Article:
The Arabs thrived in cultural isolation for a long time after the Mongol invasion, since this event made it necessary for them to attend first to more important national matters such as their economy before attempting any interaction with other countries. But because of the arrival of this expedition, the Arabs must have been forced to give up their 'closed' culture. This sudden introduction of yet more difficult cultures must have robbed the Arabs of the indifference with which they treated their culture since the Mongol invasion.

Among the sectors in Arabic culture which were greatly affected by the arrival of the West was of course, literature. Once the Arabs came in contact with European culture, they must have turned to their literature, hoping to uncover anything that might prove to be of equal magnificence with the strange but efficient contributions that were steadily coming in from the West.

The Western contributions which led to a renewed interest among the Arabs not only in their classical literature but also in the creation of a contemporary one include the introduction of the first official press by Napoleon Bonaparte and the establishment of formal institutions whose primary goal was the preservation of Classical literary works ( Bakalla 185). Western influence made Arabic literature evolve into something that is of a national issue and that has become worthy enough to be argued about. It is quite heartening to see a nation which has shown little interest in their culture for four centuries fight over a simple literary matter such as this.

The Renaissance of Arabic literature is probably the best example of the advantages of the introduction of foreign influence into Arab society and ultimately, to Arabic literature. Not only was it responsible for the numerous changes that Arabic literature underwent, it also gave way to a common ground between the Arabs and the Europeans which is of course, literature. Most of all, it reasserted Arabic literature as a major part of the Arab society.

Arabic literature is relatively young in modern standards. Right now, it is undergoing its contemporary period. This period is probably the hardest to discuss concerning the evolution of the Arabic literature. It is characteristically more complicated that the previous periods since it is now more open to external influences. This is only natural in today's world wherein every nation is dependent on others for survival and almost everybody has become tolerant of foreigners. Thus, it is harder to pinpoint which foreign influence is actually responsible for the path that Modern Arabic literature is taking right now and for the direction that it is likely to take in the future.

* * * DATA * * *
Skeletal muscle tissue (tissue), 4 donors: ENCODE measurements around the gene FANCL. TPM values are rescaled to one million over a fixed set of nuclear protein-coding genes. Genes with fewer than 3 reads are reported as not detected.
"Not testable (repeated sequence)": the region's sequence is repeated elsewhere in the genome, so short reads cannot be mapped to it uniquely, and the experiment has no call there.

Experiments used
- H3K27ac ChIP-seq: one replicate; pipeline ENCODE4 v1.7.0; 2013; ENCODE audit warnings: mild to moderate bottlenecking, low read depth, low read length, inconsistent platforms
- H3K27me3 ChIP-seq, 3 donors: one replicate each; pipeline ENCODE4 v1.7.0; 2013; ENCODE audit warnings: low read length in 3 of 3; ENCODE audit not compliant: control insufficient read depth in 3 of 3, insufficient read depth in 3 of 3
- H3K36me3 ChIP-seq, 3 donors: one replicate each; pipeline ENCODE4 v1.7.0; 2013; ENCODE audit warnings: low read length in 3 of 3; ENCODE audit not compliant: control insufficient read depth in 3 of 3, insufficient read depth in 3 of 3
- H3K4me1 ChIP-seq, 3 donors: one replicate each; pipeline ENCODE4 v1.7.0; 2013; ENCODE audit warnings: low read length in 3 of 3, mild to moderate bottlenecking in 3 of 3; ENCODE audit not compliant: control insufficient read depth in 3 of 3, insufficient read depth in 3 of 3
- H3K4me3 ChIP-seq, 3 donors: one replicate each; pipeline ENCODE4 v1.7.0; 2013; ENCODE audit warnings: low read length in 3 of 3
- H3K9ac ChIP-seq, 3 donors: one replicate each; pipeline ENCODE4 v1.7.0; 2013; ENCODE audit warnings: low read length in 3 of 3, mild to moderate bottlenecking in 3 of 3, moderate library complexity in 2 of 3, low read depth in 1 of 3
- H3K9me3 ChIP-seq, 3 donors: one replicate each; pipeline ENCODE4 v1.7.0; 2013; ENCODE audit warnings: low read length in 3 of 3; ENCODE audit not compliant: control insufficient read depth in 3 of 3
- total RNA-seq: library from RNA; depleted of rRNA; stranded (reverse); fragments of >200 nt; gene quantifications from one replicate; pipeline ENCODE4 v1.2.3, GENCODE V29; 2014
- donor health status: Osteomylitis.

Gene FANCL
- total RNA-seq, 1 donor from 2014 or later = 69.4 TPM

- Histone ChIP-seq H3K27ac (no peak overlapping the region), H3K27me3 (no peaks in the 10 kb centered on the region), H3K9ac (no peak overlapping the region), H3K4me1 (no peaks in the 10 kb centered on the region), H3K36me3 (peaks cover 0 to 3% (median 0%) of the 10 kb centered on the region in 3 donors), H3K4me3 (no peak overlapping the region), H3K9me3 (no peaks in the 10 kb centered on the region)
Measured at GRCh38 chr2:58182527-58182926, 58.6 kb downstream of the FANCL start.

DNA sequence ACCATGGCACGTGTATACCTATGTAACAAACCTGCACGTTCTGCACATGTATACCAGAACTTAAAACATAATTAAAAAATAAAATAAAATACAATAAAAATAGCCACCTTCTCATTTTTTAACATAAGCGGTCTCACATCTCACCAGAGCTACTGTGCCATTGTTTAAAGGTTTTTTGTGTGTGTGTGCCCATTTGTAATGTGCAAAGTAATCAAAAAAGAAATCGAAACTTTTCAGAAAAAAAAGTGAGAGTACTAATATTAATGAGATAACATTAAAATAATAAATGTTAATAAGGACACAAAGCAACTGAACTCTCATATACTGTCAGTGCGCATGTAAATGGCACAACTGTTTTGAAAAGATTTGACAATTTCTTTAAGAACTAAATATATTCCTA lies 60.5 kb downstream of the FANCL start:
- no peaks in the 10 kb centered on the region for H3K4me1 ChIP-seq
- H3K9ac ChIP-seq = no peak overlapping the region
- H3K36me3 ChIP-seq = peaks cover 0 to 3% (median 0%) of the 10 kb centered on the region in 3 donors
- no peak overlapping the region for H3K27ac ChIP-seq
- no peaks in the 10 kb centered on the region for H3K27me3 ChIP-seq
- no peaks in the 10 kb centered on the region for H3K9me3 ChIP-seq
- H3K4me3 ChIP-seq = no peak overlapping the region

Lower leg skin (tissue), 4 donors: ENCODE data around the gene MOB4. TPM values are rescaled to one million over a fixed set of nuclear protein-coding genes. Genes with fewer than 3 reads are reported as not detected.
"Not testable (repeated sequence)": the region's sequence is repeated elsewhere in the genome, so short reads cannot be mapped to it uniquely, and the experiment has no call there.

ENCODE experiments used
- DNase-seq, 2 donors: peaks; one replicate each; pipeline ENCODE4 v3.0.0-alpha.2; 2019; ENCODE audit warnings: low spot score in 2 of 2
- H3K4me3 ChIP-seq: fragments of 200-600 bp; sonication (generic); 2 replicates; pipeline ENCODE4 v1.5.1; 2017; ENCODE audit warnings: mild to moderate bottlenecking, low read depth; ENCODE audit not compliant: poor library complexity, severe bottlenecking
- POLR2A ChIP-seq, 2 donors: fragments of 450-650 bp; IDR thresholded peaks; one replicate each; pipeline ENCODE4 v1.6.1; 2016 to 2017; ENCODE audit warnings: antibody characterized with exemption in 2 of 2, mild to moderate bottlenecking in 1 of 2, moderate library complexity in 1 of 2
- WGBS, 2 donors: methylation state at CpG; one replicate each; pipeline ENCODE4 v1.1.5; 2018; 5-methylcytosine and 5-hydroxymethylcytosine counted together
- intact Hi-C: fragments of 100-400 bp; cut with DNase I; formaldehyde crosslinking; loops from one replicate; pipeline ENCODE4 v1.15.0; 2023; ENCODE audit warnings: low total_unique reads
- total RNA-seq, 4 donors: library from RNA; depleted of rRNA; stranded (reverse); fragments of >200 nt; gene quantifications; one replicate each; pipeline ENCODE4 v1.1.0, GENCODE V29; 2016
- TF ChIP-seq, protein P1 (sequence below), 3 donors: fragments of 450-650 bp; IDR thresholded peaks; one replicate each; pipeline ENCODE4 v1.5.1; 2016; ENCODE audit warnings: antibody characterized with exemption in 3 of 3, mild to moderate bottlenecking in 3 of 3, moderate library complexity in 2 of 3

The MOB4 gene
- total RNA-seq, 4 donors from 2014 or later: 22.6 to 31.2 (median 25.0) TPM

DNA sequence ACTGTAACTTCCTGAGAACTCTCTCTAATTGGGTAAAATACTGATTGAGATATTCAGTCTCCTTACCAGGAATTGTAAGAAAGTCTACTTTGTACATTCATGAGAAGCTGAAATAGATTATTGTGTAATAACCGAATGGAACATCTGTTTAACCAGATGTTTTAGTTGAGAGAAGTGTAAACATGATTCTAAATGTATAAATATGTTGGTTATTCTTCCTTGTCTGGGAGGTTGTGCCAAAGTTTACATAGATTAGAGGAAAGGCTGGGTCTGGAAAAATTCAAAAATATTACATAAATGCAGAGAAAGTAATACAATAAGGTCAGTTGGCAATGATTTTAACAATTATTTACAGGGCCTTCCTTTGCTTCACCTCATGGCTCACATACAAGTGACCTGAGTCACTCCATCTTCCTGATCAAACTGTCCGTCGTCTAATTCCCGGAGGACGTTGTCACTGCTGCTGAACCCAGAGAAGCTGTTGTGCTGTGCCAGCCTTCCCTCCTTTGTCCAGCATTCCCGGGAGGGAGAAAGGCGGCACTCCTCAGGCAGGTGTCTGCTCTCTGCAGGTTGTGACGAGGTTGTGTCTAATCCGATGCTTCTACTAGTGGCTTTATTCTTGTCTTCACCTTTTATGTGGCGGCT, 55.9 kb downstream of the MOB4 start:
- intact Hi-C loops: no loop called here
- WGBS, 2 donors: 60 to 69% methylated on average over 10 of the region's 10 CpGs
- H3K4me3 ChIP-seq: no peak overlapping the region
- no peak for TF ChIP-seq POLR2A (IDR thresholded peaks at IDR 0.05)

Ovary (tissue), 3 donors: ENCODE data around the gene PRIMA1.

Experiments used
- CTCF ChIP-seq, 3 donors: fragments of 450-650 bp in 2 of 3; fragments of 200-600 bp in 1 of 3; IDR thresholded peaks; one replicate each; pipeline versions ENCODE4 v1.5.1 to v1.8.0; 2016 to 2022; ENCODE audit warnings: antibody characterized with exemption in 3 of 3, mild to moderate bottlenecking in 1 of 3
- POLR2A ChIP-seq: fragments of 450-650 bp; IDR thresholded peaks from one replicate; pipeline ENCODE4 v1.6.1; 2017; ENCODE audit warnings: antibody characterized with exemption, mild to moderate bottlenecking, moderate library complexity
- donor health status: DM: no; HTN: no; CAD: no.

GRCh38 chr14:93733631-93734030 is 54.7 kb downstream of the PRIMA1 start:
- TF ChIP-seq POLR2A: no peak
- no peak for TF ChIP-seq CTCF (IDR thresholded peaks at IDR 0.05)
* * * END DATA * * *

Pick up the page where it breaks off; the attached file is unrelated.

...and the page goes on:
Another condition that characterizes Neo-Arabic literature is the ongoing conflict between the traditionalists and modernists. This shows that although the West has made a considerable impact on Arabic literature, some sectors of the society consider its effects as harmful. M.M Badawi, in trying to describe the contemporary poets particularly the young ones, commented that"

One revealing feature of the New poets is their very obsession with newness or modernity...That modernity or newness has become a value in itself, is the source of both the strength and weakness of this poetry...So anxious are they to become international that they stand in the danger of working against the genius of the Arabic language. (258-259)

This conflict may be partly responsible for the new level of maturity which Modern Arabic literature has achieved. Both the traditionalists and the modernists work hard to integrate the systems of thoughts which they believe in into their works. By doing so, they are able to cultivate the best of the Eastern and Western worlds, making Arabic literature richer.

Modern Arabic literature is the fruit of fourteen hundred years of evolution. Yet it is not clear what kind of literature it has become. It is still reaping the benefits of its reawakening which happened just a century ago and like what was said before, it is quite young by modern standards. It is still undergoing a state of transition from the classical period to the modern era. H.A.R. Gibb, in attempting to describe Modern Arabic literature, said that: